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© 2014-2018 Yara Zgheib All Rights Reserved


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On a Journey

July 9, 2015

‘maggie and milly and molly and may

went down to the beach(to play one day)


and maggie discovered a shell that sang

so sweetly she couldn’t remember her troubles,and


milly befriended a stranded star

whose rays five languid fingers were;


and molly was chased by a horrible thing

which raced sideways while blowing bubbles:and


may came home with a smooth round stone

as small as a world and as large as alone.


For whatever we lose(like a you or a me)

it’s always ourselves we find in the sea’

- e. e. cummings



Edward Estlin Cummings was no cream-colored children’s book author. This twice-Harvard graduate was the United States’ first modernist poet who, with his surrealist, avant garde style, tried to create a new way of seeing the world through language. His satirical poems addressed love, sex, political and social issues. This one is perhaps the most heartbreakingly simple, raw thesis on self-discovery in modern literature.


Four little girls went on a little journey one day. Four different girls found four different things: a shell, a starfish, a horrible thing, a stone. Whatever each found, and whatever it meant, it was herself each girl discovered in the sea.


The term ‘journey of self-discovery’ refers to a travel or pilgrimage undertaken by an individual to understand oneself and attain happiness.  Today a prominent theme in philosophy, spirituality, psychology, literature, and indie travel brochures, the discovery of the individual was actually a revolutionary cultural development in the years between 1050 and 1200 A.D:


‘[…] An interest in the relations between people, and in the role of the individual within society; an assessment of people by their inner intentions rather than by their external acts. […]  This interest in self-discovery was intimately related to the conviction that humanity, and human relationships, were things of real value.’

- Collin Morris, The Discovery of the Individual


Theologians of the Western Church introduced the concepts of individual self-awareness and responsibility, and soon all manner of thinkers were captivated by self-discovery:


Herman Hesse’s ‘Siddhartha,’ son of a Brahmin in ancient India, left his home on a quest of spiritual illumination that took him far and long, across the river and back. Antoine de Saint-Exupéry’s ‘Little Prince,’ the little boy with sunshine golden hair, bravely traveled from planet to planet in an allegory of Exupéry’s own quest to understand human nature and life. Richard Bach’s ‘Jonathan Livingston Seagull’ found ‘a higher plane of existence’ when he left his flock of gulls to follow his love of flight. And Paolo Coelho himself, before writing about the Andalusian shepherd Santiago’s voyage across Egypt in search of ‘the Alchemist,’ embarked on one of his own through Spain to Compostela.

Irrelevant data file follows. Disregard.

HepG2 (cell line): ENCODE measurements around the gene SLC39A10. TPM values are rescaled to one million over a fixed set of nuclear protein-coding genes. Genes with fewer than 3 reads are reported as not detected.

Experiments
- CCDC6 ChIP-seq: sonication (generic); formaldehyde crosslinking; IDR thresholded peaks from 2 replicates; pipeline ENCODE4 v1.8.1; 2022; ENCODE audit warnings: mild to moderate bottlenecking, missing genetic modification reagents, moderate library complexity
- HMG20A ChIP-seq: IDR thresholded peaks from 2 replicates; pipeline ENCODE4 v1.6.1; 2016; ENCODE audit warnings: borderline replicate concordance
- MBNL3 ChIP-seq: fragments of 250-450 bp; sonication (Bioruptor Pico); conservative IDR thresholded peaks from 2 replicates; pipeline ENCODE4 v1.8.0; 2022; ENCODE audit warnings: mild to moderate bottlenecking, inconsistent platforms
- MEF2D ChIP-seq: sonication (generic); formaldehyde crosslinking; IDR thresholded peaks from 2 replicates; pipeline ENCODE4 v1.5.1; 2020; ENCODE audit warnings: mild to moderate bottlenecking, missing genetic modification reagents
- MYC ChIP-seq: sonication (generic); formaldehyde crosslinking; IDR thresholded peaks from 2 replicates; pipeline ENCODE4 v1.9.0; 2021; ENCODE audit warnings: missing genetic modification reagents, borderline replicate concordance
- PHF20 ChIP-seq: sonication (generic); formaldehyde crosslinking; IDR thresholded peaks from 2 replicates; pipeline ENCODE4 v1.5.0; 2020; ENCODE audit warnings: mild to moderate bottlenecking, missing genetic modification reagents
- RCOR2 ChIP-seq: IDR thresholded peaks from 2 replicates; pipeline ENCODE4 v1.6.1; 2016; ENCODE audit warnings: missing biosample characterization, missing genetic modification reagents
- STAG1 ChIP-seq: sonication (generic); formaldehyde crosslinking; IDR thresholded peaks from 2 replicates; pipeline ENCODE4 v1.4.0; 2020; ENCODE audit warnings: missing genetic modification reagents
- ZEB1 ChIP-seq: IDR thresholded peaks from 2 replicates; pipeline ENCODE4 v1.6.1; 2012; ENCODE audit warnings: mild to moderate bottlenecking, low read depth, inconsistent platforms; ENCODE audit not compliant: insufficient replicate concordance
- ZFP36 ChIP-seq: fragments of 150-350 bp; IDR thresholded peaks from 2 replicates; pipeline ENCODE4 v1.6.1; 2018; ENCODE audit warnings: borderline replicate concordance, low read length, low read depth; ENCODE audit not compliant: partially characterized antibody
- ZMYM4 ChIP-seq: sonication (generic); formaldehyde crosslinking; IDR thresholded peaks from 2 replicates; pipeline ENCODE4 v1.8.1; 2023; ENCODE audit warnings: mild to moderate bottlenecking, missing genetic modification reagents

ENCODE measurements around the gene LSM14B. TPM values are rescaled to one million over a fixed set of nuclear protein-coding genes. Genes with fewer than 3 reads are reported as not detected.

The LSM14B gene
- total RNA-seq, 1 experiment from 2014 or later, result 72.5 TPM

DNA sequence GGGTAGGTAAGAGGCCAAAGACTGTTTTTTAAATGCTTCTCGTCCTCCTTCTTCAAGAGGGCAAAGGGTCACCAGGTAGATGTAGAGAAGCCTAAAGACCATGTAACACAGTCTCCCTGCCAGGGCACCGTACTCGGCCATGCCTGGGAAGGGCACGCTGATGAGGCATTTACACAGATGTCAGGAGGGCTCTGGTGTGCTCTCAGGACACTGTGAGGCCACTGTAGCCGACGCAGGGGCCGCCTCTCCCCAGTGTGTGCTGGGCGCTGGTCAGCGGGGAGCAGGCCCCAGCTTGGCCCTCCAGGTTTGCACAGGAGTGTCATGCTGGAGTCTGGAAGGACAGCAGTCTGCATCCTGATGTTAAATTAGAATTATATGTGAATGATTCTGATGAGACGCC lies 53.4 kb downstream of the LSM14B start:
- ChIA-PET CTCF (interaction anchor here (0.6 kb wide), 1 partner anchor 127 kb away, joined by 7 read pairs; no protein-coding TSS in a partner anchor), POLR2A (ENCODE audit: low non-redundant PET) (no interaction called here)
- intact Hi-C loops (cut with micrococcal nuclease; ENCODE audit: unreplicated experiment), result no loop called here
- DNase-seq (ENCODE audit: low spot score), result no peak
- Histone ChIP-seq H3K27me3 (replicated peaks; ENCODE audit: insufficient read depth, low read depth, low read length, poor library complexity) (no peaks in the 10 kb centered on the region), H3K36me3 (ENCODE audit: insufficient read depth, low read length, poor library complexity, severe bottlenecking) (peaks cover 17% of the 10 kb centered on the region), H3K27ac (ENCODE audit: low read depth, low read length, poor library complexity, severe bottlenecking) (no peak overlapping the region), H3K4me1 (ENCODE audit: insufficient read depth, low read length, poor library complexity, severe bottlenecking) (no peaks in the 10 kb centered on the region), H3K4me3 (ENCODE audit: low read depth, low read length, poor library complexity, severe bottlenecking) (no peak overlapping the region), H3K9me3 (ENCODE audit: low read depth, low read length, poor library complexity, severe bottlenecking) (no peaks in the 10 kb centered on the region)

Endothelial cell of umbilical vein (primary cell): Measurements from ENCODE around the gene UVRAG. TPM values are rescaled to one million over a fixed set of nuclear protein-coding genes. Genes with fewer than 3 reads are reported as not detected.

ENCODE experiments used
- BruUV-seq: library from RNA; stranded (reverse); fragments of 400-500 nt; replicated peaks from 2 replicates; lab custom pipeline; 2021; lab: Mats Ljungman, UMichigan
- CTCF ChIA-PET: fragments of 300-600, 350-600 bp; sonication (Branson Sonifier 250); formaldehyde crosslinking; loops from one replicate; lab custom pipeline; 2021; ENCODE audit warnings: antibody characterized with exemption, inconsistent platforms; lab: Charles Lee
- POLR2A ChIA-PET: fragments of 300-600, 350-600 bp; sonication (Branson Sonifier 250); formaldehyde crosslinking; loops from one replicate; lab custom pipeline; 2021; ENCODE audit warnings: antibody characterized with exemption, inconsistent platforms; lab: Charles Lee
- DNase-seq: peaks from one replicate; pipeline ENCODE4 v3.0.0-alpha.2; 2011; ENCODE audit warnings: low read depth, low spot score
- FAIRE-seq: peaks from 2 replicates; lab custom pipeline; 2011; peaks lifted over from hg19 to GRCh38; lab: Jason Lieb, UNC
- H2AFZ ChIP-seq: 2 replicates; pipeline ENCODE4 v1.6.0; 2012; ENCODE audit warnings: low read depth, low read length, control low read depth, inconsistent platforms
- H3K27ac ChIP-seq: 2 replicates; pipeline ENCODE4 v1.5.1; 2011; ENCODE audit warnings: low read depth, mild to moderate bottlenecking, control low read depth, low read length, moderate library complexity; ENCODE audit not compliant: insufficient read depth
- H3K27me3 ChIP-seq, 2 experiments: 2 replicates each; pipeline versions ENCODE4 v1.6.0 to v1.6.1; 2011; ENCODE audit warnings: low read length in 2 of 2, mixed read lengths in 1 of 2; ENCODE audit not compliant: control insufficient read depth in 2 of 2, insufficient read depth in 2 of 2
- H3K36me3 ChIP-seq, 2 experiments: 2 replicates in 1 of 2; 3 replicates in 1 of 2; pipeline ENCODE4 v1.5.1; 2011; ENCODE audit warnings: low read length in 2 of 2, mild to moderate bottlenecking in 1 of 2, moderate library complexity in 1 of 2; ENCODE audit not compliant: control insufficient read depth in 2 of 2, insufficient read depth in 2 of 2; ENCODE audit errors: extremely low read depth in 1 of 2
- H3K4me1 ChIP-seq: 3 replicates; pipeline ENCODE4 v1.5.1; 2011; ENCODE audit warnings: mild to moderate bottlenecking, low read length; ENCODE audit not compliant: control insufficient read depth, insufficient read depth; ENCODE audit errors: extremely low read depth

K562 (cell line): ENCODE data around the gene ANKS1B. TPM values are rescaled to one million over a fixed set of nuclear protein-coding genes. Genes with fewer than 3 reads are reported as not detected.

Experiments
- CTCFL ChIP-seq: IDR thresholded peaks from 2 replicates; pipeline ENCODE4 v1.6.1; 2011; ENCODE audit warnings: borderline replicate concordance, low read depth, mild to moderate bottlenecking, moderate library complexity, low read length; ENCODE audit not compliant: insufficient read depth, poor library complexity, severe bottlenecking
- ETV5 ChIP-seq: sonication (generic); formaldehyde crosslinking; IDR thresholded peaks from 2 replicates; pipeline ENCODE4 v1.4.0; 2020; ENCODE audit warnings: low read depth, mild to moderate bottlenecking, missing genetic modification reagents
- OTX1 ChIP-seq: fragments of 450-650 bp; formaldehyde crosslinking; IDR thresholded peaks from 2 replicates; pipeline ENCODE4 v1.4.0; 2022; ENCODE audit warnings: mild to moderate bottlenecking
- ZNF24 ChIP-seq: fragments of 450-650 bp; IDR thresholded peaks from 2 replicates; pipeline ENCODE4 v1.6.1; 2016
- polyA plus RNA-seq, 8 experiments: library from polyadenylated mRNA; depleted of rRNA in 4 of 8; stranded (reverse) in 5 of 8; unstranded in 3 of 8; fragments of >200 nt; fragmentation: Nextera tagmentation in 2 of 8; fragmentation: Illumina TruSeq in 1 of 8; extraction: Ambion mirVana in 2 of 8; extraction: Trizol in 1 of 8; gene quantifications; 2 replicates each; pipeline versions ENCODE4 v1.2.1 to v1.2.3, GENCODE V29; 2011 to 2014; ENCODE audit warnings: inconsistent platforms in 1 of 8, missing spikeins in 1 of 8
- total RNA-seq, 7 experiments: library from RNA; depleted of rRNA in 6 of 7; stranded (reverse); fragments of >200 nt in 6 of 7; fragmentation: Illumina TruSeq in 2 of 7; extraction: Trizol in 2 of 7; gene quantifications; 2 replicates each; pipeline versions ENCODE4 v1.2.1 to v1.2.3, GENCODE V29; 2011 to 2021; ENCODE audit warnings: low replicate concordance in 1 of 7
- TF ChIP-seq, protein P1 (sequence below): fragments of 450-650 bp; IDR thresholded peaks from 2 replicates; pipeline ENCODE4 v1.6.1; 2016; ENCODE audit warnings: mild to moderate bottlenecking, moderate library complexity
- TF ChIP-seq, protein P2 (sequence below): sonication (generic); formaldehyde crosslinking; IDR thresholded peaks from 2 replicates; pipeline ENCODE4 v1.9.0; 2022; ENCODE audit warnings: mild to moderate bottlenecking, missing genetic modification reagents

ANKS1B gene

Joseph Campbell, who conducted a comparative study of the archetypal hero across world mythologies in a book called ‘The Hero with a Thousand Faces,’ found that almost all followed a similar journey of self-discovery and self-actualization:


‘A hero ventures forth from the world of common day into a region of supernatural wonder: fabulous forces are there encountered and a decisive victory is won: the hero comes back from this mysterious adventure with the power to bestow boons on his fellow man.’


It was understood that to find yourself, you had to leave; ‘journey’ was not a metaphor. So on a journey people went. First, only a few; the desperate and poor, the curious and rich. Then came the Industrial Revolution, and with it, money and leisure time. The middle class could afford to go find itself, and it did. ‘Find and ye shall become,’ became the order of the day.


The more time passed, the more we found. The more we found, the smaller the world became, the further we had to travel to ‘find’ ourselves some more.  By dint of so much mountain climbing, shrine worshiping, and guru seeking, our aimless wanderlust, a ‘lust for roaming,’ turned to fernweh, a ‘lust for distance.’ We could no longer find ourselves without leaving home.


Now journey is necessary, and to journey is good. Louis-Ferdinand Céline said: ‘Travel is useful, it exercises the imagination.’ Experience does mold us, and in the quest to find ourselves, these journeys we embark on shape us into new and different people. The self we discover is never the same one we set off to find.


‘Seek and ye shall find’… what is already within you. maggie and milly and molly and may went on the same journey but discovered different things. They chose what they saw, what they saw was tinted by their predispositions: reverie, compassion, fear, or loneliness.


‘it’s always ourselves we find in the sea’



There is no such thing as a journey of self-discovery. All journeys are ones of rediscovery. We can always dream of a pastel-hued, soundtrack-infused trip around the world, but if what we seek is already within us, our most beautiful journeys need not go much further than an evening stroll in the park.


 ‘Our journey is entirely imaginary. That is its strength.

It goes from life to death. People, animals, cities, things, all are imagined.


You just have to close your eyes.

It’s on the other side of life.’


- Louis-Ferdinand Céline, Journey to the End of the Night


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